Cultural historian Riane Eisler talks some practical politics in her Alternet post “The Ignored Issue That Can Get Progressives Elected.” Eisler makes a point that has been made many times before, though less frequently in recent years — that the health and well-being of America’s children is a unique coalition issue that can bring diverse constituencies together and empower progressives (read Democrats) to win big next year. Eisler cites polling data from an unusual source, The Barna Group, “a Christian polling organization,” noting:
The poll asked conservatives and liberals, whites and blacks, men and women, Christians and non-Christians which of 11 changes were “absolutely necessary” for the United States to address within the next 10 years. The 11 ranged from national security and environmental protection to the state of marriage and families and the spiritual state of the country. But the issues that emerged as the frontrunners were “the overall care and resources devoted to children” and “the quality of a public school education.” That was the response by 82 percent of the adults surveyed.
Eisler feels strongly that progressives have underemphasized child health and welfare in recent political campaigns, and the Barna Group poll suggests she may be on to something. Republicans as a whole have been downright negligent in addressing the needs of American children, and now we have President Bush threatening to veto an expansion of health care coverage for uninsured kids under the State Children’s Health Insurance Program (SCHIP). Meanwhile, the Children’s Defense Fund has a post up reporting new data indicating that in 2006 more than 700,000 children were added to the uninsured — more than double the increase from 2004-5.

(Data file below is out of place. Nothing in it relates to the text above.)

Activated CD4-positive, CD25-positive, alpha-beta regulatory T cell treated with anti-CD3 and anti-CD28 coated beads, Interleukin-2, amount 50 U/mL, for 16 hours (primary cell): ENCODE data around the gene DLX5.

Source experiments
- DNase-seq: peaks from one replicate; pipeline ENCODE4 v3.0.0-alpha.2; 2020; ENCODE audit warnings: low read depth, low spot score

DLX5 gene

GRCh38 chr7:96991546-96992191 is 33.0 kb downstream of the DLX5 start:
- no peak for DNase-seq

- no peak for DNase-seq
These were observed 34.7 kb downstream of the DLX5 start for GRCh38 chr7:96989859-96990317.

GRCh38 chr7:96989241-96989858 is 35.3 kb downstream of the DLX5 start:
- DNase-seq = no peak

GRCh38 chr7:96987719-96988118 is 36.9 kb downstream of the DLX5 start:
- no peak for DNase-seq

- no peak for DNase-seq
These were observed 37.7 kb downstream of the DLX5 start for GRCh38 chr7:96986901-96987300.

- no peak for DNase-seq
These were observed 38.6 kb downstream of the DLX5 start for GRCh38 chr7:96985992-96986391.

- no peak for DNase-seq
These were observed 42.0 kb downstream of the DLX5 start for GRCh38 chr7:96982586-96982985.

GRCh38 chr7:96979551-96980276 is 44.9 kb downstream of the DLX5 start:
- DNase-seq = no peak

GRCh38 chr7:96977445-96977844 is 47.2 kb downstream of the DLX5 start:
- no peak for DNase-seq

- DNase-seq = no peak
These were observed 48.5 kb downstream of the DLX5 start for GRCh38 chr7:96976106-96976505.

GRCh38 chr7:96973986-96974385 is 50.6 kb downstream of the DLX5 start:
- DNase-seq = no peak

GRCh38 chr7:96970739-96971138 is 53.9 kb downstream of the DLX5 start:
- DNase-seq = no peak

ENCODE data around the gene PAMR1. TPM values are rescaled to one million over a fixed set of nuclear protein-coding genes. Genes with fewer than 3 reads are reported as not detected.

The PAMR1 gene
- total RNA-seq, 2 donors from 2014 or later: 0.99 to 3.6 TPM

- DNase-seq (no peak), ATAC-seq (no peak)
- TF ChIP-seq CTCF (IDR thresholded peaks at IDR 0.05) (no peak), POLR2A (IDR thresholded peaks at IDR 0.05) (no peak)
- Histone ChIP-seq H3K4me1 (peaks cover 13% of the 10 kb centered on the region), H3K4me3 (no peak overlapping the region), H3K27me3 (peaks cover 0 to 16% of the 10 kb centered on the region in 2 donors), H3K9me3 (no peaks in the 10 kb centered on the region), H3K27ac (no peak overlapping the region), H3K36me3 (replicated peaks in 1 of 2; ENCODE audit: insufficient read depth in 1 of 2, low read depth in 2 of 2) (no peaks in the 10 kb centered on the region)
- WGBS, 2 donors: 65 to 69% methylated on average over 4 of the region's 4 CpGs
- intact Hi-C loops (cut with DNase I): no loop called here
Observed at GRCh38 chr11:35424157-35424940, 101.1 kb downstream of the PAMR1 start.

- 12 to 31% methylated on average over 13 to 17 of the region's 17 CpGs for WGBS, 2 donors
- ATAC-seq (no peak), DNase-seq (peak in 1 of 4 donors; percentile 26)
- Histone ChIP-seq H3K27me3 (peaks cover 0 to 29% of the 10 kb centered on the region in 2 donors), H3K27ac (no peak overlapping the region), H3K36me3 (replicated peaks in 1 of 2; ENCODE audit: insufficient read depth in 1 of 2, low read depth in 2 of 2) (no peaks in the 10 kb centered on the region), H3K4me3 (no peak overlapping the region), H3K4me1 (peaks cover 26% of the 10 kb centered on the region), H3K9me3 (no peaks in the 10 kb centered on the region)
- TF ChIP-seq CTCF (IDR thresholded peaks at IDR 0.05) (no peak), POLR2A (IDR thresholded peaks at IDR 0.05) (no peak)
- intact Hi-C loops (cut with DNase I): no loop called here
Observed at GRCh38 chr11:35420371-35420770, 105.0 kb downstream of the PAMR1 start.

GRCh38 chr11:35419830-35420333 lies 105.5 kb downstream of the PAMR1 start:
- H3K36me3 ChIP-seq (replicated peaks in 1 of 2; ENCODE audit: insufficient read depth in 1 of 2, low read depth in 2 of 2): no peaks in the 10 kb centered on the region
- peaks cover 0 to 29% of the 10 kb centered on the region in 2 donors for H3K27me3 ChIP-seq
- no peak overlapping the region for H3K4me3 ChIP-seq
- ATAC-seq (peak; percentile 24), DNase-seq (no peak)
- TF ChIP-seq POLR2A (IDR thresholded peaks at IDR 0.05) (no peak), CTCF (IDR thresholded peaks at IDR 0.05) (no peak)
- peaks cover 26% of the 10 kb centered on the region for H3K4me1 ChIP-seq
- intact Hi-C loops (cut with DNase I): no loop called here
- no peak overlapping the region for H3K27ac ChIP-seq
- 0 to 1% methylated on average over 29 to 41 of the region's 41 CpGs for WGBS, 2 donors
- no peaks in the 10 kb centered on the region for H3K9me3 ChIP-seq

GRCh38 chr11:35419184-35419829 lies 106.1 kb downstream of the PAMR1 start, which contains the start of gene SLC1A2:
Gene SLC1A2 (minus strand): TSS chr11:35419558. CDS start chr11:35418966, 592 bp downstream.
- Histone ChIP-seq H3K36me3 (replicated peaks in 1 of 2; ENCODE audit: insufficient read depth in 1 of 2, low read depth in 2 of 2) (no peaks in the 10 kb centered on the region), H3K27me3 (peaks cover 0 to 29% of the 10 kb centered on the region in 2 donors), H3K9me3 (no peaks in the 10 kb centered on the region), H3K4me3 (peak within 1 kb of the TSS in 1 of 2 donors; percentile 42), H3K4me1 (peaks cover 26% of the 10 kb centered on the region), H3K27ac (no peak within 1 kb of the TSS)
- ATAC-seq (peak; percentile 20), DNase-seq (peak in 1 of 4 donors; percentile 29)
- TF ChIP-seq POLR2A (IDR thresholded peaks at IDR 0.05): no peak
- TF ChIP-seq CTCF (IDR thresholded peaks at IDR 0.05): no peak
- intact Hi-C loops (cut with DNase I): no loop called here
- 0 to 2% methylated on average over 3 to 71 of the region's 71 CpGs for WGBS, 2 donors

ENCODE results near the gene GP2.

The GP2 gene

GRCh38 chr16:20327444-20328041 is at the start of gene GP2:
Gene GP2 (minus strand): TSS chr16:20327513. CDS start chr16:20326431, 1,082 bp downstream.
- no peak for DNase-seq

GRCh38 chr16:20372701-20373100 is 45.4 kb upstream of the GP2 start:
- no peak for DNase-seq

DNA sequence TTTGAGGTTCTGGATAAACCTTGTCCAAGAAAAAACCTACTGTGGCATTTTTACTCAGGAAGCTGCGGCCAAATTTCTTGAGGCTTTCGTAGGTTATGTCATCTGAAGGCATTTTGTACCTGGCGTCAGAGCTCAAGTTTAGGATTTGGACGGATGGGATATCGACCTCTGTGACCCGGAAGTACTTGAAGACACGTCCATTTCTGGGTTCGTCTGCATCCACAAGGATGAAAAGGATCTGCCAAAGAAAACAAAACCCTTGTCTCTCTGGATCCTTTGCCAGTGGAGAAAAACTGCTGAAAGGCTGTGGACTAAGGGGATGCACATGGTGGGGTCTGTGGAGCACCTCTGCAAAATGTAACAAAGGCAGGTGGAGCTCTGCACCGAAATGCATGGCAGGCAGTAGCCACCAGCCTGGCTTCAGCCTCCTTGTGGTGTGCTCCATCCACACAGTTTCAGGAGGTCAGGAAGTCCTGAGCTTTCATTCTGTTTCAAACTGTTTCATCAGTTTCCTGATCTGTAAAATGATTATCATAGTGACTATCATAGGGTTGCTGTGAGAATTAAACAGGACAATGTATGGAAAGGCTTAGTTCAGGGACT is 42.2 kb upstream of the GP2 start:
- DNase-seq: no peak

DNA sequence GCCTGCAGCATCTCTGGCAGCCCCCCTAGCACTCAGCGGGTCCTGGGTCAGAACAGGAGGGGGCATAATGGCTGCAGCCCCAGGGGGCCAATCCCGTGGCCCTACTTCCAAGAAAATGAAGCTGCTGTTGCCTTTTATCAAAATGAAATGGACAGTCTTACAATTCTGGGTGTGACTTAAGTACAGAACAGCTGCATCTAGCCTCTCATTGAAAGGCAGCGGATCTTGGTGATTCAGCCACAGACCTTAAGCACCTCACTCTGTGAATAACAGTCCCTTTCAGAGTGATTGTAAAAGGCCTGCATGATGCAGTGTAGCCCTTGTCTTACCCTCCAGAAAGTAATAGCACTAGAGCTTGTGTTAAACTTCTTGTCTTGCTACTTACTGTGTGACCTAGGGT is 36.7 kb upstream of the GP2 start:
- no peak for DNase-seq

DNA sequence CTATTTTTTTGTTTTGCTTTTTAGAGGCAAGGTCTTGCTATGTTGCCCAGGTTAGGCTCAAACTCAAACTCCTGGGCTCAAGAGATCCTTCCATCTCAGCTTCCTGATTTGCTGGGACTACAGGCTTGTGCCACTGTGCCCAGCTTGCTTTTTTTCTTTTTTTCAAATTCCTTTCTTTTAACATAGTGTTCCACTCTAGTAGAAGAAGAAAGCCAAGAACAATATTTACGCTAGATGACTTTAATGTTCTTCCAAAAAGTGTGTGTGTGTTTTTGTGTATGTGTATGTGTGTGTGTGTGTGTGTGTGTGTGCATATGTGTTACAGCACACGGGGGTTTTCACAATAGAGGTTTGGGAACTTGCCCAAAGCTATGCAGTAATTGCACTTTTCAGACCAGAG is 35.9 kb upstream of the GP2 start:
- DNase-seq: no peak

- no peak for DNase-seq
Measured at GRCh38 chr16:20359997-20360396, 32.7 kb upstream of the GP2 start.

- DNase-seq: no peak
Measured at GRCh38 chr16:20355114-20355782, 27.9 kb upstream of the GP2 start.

The proposed $50 billion expansion in funding for the SCHIP program in the House of Reps. version would insure millions more vulnerable American children. It would cost what taxpayers shell out to pay for 5 months for the Iraq quagmire, according to the latest figures of the Congressional Budget Office (Some observers believe $10 billion per month is less than half of the real cost).
So far, Senator Dodd has probably been the leading advocate for children in the U.S. Senate, and all of the Democratic presidential candidates supported SCHIP increases and other health and welfare initiatives to help children. By raising the well-being of children from a continuing concern to a top priority, Dems can not only help solidify progressive support, but also win some votes from moderates and other swing voters who have the compassion and/or good economic sense to help children in need.